Meetings & Agendas
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The COVID-19 pandemic has laid bare a wide range of racial inequities among Chicagoans, and the leader of the city’s public health department hopes to address those issues as the city moves out of the pandemic, she said Thursday.
But some aldermen remain skeptical of city leaders’ abilities to take action to help Black Chicagoans whose life expectancy is far lower than white Chicagoans.
Chicago Department of Public Health Comm. Allison Arwady fielded an array of questions from aldermen during a Thursday budget hearing on her department’s proposed 2022 spending plan, which includes increased spending on violence prevention and mental health services.
“The truth is that before the pandemic, Chicago was not a place where everyone had the resources and opportunities to lead a healthy life,” Arwady said during her opening statement Thursday.
Even before COVID-19 overtook the city a year-and-a-half ago, each Black Chicagoan died “on average 9.1 years sooner than a white Chicagoan,” Arwady said, adding that life expectancy is now shrinking for all nonwhite racial and ethnic groups.
“That should not be normal, it should be unacceptable,” Arwady said, propping up the Healthy Chicago 2025 plan that her office unveiled last year.
The Chicago Department of Public Health earlier this year released its State of Health for Blacks in Chicago — described by city heatlh officials as a “data brief describing the health status of Chicago’s Black population and the root cause inequities disproportionately affecting the lives of Black Chicagoans.”
Arwady on Thursday described those root causes as deaths from chronic diseases, gun-related homicides, infant mortality, infectious diseases including HIV and COVID, and opioid overdoses.
The Healthy Chicago 2025 plan calls for “a focus on policy and system changes, aimed at improving the root causes of health, from housing to food access, including calling out and addressing structural racism,” Arwady told aldermen on Thursday, adding the city is incorporating “four key lessons” garnered from the city’s pandemic response to its work with 2022 budget investments.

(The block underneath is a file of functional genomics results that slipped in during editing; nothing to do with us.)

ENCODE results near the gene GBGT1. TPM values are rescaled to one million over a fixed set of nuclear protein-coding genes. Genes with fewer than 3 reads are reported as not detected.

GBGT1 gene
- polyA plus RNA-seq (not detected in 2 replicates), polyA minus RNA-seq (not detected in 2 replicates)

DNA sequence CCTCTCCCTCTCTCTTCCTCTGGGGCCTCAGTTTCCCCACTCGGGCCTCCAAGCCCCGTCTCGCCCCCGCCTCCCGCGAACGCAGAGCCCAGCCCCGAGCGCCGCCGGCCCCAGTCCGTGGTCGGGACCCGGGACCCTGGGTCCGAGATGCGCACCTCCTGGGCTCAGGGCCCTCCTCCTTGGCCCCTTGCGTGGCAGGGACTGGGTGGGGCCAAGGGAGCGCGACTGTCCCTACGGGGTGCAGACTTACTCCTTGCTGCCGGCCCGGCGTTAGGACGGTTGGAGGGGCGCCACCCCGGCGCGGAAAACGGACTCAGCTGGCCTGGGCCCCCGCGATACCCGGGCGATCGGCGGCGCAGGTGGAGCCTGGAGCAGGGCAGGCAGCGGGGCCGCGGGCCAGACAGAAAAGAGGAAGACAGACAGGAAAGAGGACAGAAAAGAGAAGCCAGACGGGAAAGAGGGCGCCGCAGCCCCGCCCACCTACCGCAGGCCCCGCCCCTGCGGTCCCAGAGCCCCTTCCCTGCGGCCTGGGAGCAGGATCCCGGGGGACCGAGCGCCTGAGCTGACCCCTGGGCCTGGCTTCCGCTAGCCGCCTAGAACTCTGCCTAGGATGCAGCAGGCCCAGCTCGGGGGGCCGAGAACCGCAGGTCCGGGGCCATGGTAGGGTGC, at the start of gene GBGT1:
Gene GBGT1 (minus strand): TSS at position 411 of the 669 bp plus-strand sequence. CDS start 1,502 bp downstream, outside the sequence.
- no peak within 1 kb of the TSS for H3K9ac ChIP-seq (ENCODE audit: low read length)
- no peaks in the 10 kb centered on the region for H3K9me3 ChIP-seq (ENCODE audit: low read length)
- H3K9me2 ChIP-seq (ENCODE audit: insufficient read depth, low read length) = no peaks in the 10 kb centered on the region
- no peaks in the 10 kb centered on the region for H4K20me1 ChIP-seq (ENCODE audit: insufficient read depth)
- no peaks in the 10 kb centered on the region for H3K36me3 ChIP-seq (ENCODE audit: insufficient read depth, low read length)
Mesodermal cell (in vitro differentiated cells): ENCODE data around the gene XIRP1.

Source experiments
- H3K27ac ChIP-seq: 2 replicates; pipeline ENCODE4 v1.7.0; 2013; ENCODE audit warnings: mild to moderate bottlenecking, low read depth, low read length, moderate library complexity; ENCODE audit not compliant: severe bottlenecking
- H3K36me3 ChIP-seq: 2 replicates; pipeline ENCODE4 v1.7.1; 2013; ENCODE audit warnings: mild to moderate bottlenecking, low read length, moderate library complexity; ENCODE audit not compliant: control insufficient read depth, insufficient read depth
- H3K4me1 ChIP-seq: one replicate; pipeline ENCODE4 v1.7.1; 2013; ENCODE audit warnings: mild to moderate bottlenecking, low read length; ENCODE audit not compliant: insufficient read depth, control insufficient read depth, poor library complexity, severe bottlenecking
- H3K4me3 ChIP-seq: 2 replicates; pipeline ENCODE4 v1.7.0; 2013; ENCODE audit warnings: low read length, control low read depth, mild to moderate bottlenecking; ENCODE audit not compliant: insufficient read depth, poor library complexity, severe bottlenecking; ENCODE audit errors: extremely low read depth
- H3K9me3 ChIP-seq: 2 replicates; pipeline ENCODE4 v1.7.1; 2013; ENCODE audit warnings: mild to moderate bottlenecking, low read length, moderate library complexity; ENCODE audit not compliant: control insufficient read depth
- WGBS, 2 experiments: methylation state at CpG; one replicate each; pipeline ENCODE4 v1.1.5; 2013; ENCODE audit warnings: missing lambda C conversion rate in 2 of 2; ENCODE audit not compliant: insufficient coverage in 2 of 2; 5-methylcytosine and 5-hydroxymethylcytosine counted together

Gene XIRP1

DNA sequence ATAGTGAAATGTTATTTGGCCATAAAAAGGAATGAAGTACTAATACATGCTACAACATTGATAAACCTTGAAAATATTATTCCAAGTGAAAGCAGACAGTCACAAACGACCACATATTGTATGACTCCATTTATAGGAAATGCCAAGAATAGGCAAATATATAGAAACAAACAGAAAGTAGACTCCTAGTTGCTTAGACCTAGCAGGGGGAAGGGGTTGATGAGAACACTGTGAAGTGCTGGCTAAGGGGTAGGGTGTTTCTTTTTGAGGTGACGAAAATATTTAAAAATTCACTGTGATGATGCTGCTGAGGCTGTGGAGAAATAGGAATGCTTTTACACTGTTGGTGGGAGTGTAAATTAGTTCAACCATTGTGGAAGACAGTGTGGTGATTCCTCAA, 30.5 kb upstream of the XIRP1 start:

The lessons include that “public health is about addressing root causes and thinking beyond physical health,” Arwady said.
“Going forward, we all have an enormous opportunity to address not just what COVID has exacerbated, but the challenges that were there long before the pandemic,” Arwady said.
Ald. Leslie Hariston (5) pushed back against Arwady and challenged city officials to take more action to help Black Chicagoans rather than continuing to study the population.
“Black people in the city of Chicago, probably all over the United States, we've been studied and studied and studied, and our issues have been studied and studied and studied,” Hairston said. “Every study has proposed the same solution, even if it was actually exacerbated during COVID.”
For example, “poor communities” don’t have access to healthy food or education on healthy food, Hairston said, adding that you can’t tell people to eat healthy when they “haven't been eating healthy for generations.”
“I look at people’s shopping carts, I see the difference in the choices that they make, and that's something that is learned — that is generational,” Hairston said. “If you don't know what that means, if you don't know what that looks like, you can't conform to that...life expectancy is connected to that.”
A defensive Ald. Patrick Daley Thompson (11) asked Arwady to explain structural racism in the public health system, saying, "I don't think the mayor is a racist. I don't think I'm a racist...I don't think you're a racist."
Arwady told Thompson that the term structural racism isn't "much referring to individual beliefs or practices around race...more about the ways in which we have sometimes had policies that have led to inequitable outcomes," including historic practices like redlining.
Hairston and other Black aldermen including Ald. Greg Mitchell (7) and Ald. Pat Dowell (3) pushed public health officials to rethink their choices of community organizations to partner with on violence prevention initiatives, especially when it comes to smaller organizations already doing work in communities.
“I have an organization that is purported to do violence prevention in my neighborhood, that actually, I have no idea why they're in there,” Mitchell said. “It [is] historically a housing organization in a community that has this challenge...I have no idea why they were even given an opportunity to be labeled as doing any type of violence prevention in my community.”
Dowell added that sometimes Requests For Proposals are written “to exclude certain organizations or exclude certain communities.”
“In this next round of funding, that has to be really taken into consideration because we are not going to sit back anymore and let these dollars go to organizations that do not benefit our community,” Dowell said. “You have to rewrite those [Requests for Proposals].”
Additionally, Arwady said she “would expect to see some increases” in COVID-19 cases when winter comes, calling the coming months a “big question.”
Still, Arwady said she is impressed with how the city got through Alpha and Delta variant surges and said, "we are in a so much better place than we were last winter."